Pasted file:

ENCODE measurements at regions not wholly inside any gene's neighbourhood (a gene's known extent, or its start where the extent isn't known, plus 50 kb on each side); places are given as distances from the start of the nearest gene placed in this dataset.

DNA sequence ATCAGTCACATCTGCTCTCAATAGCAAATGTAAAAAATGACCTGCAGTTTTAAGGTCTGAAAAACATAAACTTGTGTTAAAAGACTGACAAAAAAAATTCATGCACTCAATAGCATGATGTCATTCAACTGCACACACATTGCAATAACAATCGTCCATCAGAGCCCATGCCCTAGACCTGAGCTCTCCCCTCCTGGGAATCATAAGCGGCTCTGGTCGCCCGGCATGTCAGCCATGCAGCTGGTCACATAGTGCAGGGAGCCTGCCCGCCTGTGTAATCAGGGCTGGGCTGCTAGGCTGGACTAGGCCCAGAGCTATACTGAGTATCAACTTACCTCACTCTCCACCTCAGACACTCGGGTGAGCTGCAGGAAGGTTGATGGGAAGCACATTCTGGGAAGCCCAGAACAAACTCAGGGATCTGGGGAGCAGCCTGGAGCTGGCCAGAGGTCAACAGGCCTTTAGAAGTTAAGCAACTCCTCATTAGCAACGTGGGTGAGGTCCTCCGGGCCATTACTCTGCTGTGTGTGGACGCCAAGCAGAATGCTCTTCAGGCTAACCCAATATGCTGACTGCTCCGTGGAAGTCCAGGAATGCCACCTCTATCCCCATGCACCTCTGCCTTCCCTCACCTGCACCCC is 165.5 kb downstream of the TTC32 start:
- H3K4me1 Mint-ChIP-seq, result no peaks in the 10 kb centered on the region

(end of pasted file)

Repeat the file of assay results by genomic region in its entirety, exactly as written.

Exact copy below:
ENCODE measurements at regions not wholly inside any gene's neighbourhood (a gene's known extent, or its start where the extent isn't known, plus 50 kb on each side); places are given as distances from the start of the nearest gene placed in this dataset.

DNA sequence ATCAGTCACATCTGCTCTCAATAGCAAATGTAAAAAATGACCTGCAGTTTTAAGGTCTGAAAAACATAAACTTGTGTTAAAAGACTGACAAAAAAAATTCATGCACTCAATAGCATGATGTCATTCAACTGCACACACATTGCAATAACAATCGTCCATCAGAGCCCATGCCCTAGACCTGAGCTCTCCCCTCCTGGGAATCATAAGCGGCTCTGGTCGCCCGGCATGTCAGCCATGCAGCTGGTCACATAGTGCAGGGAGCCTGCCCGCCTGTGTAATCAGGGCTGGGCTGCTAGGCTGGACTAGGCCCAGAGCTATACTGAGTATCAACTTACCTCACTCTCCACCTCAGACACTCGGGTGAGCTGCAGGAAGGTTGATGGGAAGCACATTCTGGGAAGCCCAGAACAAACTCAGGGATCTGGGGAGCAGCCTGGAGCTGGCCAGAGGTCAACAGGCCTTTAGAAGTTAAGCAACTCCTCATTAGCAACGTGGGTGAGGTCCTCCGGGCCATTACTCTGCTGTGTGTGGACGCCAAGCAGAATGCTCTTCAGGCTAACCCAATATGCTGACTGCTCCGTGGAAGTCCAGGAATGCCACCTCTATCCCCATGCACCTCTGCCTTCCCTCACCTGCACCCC is 165.5 kb downstream of the TTC32 start:
- H3K4me1 Mint-ChIP-seq, result no peaks in the 10 kb centered on the region